UK business vote on EU 'up for grabs'
The business vote on whether to remain in the European Union is "still up for grabs", the British Chambers of Commerce has said.
Of 2,000 business people it surveyed, 63% said they would vote to stay in the EU if asked now, with 27% voting "no".
But 50% said their final view depended on the outcome of Prime Minister David Cameron's negotiations over EU reform.
Meanwhile, a Business for Britain poll suggests small firms overwhelmingly think the EU hinders their business.
Among 601 owners of small and medium-sized firms surveyed, 74% wanted the UK to take back power to negotiate its own trade deals. Only 25% agreed with the rationale for a single market.
'Greater clarity needed'
In the British Chambers of Commerce (BCC) poll, 40% of those questioned currently expect leaving the EU would have a negative impact on their overall growth strategy, 40% expect it would have no impact and 14% said it would have a positive impact.
John Longworth, director general of the BCC, said: "Many assume that the EU referendum is a simple in-out debate where both camps are firmly entrenched in their positions, but this survey shows that business people want more information and greater clarity, and for now at least their vote is still up for grabs.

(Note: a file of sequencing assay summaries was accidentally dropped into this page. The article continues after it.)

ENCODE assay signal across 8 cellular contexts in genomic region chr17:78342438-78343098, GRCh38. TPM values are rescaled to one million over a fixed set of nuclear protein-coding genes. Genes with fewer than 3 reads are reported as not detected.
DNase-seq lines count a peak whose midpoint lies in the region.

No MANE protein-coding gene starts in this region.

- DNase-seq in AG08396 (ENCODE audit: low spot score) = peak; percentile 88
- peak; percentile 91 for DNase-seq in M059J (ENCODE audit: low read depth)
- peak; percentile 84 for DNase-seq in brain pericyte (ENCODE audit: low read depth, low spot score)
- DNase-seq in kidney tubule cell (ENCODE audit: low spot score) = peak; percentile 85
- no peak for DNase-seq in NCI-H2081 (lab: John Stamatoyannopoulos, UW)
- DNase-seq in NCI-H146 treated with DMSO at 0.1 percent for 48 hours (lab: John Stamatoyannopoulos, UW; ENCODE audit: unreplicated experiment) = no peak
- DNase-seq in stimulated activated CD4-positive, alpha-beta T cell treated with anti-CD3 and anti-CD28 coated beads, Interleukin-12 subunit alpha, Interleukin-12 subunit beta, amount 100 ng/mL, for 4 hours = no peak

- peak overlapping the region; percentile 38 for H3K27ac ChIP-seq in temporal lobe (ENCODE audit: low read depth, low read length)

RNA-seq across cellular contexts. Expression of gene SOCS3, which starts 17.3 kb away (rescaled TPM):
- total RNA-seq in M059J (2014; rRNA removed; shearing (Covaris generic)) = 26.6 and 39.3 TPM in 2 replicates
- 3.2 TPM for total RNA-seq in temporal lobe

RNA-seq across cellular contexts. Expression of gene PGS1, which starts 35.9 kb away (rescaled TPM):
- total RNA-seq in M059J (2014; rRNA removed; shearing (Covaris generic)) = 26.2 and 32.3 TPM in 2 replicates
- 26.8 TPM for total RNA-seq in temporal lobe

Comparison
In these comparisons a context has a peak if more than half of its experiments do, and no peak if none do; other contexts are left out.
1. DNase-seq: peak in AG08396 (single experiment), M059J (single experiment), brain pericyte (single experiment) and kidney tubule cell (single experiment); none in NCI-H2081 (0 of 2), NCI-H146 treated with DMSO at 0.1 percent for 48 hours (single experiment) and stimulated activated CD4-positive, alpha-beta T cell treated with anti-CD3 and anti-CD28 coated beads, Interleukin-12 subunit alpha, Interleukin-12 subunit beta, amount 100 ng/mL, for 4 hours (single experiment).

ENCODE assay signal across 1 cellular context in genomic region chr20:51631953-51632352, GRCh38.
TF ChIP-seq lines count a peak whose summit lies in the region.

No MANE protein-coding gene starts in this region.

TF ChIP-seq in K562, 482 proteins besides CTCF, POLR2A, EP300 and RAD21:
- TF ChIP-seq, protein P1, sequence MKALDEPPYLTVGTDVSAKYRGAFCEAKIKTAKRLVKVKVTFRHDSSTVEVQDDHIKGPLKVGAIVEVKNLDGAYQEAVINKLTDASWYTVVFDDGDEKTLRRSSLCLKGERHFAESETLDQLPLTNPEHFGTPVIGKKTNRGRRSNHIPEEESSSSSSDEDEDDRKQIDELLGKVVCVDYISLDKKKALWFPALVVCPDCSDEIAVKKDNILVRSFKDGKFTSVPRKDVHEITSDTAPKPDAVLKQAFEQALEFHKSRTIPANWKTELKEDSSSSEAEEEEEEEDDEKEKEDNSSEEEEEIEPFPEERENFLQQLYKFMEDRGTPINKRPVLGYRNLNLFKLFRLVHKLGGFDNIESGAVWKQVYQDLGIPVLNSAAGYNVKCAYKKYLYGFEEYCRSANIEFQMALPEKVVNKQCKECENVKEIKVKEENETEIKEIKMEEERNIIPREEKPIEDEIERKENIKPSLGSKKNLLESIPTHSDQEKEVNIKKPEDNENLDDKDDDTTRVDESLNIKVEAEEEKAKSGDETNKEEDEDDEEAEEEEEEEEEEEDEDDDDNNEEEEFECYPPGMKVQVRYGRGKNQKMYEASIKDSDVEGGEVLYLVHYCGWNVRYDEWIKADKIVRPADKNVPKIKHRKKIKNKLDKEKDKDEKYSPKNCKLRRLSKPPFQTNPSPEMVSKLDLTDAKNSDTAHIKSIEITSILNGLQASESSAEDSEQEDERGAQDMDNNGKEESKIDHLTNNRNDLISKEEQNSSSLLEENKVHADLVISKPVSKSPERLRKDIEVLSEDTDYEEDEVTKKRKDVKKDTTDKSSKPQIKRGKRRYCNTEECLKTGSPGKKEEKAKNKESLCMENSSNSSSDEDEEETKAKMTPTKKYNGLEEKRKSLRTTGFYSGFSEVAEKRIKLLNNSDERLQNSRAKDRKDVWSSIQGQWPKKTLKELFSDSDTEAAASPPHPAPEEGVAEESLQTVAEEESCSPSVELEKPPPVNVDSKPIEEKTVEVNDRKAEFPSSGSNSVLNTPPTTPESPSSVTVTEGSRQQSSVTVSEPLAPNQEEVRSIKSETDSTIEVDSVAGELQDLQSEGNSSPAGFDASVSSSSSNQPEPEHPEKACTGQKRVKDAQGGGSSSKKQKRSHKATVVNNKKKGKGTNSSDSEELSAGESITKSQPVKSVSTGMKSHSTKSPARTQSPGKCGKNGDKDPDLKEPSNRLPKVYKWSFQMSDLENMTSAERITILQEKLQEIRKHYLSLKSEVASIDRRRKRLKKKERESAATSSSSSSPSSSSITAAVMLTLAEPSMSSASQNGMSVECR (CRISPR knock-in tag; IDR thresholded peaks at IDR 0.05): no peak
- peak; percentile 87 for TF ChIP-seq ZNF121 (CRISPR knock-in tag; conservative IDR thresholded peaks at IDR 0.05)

"With half keeping their options open before making up their mind on how to vote, business's top concerns need to be at the top of Downing Street's negotiation agenda."
He added: "Business people are demanding a real shift in the balance of power between the UK and Brussels in any deal. Clear safeguards for the UK, and greater decision-making here at home, are at the top of their priority list."
Business people are following the EU debate closely, with 51% reading about it at least weekly, and a further 26% at least every fortnight, according to the survey, which was conducted during two weeks in August.
When asked about the impact of a future change in the UK's status in the EU on their business, 46% of business people expected a negative impact, but the same amount expected either no impact or a positive impact.
'Lifeblood of economy'
The Business for Britain survey was commissioned by the chairman of Shore Capital, Howard Shore, who said that the regulatory environment and EU interference in business was making it tough for wealth creators to operate.
The survey suggested that 69% of business people running small and medium-sized (SMEs) firms believed that the UK can trade and co-operate with Europe without giving away permanent control over its economy.
Matthew Elliott, chief executive of Business for Britain, said: "Business opinion is divided over Britain's relationship with the EU, yet a majority of SMEs - the lifeblood of the economy - want to see powers flowing back to Britain.
"It is particularly damning that by two-to-one SMEs think the EU is hindering them, not helping them, and this shows why Britain must take back control of how it trades in a dynamic, globalised economy."